The first anniversary of Arizona's controversial immigration law (1070) brought together opponents who held a march and a rally at the Arizona State Capital. A few Tea Party members held a counter protest.
One year after the adoption of Arizona’s controversial immigration law (state senate bill 1070) the controversy still rages. Court decisions have put several components of the bill on hold waiting for the courts to rule on their constitutionality.
Opponents of the legislation marched one mile the park named after famed activist, Cesar Chavez, to the state capital. The several hundred participants addressed many state issues including the recall of elected officials, the dream act, and immigration reform.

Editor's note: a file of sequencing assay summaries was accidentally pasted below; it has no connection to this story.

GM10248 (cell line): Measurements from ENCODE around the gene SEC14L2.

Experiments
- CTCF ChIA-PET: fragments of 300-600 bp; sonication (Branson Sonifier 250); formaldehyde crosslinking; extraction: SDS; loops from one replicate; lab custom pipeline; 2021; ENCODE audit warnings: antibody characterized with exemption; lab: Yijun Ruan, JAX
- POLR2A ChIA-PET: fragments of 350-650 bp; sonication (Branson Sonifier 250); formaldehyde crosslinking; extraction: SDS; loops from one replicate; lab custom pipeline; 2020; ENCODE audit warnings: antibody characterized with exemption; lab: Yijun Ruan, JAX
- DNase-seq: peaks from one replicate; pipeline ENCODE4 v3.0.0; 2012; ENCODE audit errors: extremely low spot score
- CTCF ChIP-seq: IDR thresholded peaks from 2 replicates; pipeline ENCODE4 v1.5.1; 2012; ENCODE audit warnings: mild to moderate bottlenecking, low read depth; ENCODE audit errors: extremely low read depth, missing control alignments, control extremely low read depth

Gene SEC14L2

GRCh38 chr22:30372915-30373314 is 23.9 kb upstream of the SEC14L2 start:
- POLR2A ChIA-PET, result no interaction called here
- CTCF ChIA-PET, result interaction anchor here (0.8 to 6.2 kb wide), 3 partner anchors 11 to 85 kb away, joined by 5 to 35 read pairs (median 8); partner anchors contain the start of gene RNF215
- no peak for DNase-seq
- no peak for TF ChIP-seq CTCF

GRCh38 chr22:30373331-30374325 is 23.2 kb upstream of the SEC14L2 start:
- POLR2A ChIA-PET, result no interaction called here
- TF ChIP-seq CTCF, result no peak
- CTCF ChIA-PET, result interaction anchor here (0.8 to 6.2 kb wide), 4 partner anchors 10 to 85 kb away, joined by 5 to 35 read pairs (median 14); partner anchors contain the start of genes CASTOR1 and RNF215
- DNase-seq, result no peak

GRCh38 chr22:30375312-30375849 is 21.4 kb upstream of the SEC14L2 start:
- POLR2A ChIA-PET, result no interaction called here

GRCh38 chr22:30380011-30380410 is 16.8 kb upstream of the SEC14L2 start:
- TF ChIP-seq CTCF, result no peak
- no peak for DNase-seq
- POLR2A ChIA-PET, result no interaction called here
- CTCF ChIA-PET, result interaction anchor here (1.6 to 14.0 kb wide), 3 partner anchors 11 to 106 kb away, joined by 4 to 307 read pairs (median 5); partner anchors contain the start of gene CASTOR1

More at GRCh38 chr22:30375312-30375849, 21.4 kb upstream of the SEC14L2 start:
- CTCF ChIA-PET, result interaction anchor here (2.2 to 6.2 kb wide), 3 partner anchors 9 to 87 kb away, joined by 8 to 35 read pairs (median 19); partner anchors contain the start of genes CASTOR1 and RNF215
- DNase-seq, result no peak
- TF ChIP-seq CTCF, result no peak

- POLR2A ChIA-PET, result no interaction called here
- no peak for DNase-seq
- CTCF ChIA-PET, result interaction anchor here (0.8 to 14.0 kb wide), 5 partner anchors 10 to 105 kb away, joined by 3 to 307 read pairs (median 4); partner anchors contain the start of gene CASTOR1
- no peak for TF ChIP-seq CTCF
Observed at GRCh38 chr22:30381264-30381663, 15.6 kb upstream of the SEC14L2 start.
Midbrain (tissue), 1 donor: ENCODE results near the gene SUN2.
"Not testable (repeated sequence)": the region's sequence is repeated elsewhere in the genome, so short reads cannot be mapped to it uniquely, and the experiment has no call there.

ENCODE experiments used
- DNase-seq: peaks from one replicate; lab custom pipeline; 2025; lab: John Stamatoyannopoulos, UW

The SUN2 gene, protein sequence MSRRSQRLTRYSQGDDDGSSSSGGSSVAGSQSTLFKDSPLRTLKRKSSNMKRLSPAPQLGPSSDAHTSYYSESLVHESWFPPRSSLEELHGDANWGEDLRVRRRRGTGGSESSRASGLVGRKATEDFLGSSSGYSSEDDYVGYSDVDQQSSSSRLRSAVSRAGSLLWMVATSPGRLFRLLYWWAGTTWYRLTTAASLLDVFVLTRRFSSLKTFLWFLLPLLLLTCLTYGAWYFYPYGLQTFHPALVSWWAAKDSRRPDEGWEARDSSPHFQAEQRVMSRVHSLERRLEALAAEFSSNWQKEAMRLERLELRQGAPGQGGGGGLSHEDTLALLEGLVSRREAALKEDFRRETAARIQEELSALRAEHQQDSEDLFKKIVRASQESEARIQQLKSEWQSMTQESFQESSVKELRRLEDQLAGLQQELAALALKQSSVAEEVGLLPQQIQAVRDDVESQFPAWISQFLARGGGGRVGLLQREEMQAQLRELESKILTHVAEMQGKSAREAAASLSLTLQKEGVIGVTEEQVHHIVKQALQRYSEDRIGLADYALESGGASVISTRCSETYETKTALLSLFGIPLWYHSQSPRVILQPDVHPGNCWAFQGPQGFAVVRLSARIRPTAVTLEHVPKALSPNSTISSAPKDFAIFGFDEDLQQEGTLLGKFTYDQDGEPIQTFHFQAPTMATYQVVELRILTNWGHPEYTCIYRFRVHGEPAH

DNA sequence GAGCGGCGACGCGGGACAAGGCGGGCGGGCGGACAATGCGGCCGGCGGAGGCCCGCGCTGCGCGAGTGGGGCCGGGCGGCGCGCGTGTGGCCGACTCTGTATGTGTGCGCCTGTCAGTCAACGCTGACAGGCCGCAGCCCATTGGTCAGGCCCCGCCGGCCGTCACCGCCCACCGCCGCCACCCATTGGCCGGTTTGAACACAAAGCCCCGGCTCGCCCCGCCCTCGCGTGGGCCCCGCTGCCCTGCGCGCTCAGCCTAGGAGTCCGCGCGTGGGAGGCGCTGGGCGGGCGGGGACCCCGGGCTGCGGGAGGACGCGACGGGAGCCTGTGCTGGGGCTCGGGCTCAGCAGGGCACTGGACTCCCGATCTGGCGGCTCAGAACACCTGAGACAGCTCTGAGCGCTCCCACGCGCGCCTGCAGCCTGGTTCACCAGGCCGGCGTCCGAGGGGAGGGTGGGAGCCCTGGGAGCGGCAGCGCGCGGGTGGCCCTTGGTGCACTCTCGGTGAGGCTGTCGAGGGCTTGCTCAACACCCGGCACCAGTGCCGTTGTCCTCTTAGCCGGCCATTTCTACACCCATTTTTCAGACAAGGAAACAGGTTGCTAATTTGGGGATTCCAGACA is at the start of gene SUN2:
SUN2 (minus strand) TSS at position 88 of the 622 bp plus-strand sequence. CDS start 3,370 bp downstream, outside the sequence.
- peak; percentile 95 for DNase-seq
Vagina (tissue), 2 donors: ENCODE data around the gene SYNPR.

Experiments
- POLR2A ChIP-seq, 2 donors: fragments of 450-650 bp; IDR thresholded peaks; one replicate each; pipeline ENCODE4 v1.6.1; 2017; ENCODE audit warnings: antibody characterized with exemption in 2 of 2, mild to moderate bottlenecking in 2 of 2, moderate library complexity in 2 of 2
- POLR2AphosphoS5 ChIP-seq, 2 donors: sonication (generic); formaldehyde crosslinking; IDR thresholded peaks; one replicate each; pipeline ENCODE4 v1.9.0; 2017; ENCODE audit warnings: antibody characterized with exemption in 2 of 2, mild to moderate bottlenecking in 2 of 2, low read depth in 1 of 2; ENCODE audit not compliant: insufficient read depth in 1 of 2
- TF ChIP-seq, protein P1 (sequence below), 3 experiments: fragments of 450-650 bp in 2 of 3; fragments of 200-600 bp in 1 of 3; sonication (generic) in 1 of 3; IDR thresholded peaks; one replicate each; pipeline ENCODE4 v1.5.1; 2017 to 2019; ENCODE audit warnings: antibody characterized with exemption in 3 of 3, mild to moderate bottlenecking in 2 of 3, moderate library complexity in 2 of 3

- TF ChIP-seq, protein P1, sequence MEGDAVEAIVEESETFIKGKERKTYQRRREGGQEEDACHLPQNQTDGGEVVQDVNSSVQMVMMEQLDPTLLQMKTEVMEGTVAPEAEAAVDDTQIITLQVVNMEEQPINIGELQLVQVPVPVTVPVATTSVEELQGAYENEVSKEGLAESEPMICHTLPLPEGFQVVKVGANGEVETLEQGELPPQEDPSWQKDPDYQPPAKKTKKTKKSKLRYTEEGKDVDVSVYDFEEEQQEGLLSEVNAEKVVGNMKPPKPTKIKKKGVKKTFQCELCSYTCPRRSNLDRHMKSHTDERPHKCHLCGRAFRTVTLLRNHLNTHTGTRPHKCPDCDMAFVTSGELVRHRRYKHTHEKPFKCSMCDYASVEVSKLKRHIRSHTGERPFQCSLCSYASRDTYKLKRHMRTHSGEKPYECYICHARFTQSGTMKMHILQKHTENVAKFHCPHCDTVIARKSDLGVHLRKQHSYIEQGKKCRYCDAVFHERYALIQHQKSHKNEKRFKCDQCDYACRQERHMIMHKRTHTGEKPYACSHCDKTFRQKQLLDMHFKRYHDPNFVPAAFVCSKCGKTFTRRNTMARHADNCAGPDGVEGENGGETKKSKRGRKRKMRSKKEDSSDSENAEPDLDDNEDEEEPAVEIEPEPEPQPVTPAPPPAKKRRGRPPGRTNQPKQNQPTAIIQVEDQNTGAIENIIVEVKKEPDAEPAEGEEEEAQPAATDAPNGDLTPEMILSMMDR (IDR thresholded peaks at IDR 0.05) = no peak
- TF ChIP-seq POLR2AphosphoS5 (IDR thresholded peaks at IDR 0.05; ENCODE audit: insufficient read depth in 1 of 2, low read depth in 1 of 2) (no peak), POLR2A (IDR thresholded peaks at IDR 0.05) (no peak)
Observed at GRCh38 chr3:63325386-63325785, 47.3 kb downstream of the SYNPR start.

When they reached the state capital they were met by approximately a dozen Tea Party activists who support the legislation. Police from three different jurisdictions formed a human barrier to separate the two groups. The pro-1070 used a megaphone siren, taunts, and signs to express their opinions from the sidewalks since the capital lawn had been reserved by the opposition.
Featured speakers included United States representative Luis V. Gutierrez, state senator Steve Gallardo, and local activist Salvador Reza.
There were a few minor arguments between the two groups. Police reacted to maintain control.
As the rally came to a conclusion, 1070 opponents gathered in front of the state capital holding American flags and balloons. A few speakers addressed their concerns. The group formed a prayer circle and then released their balloons.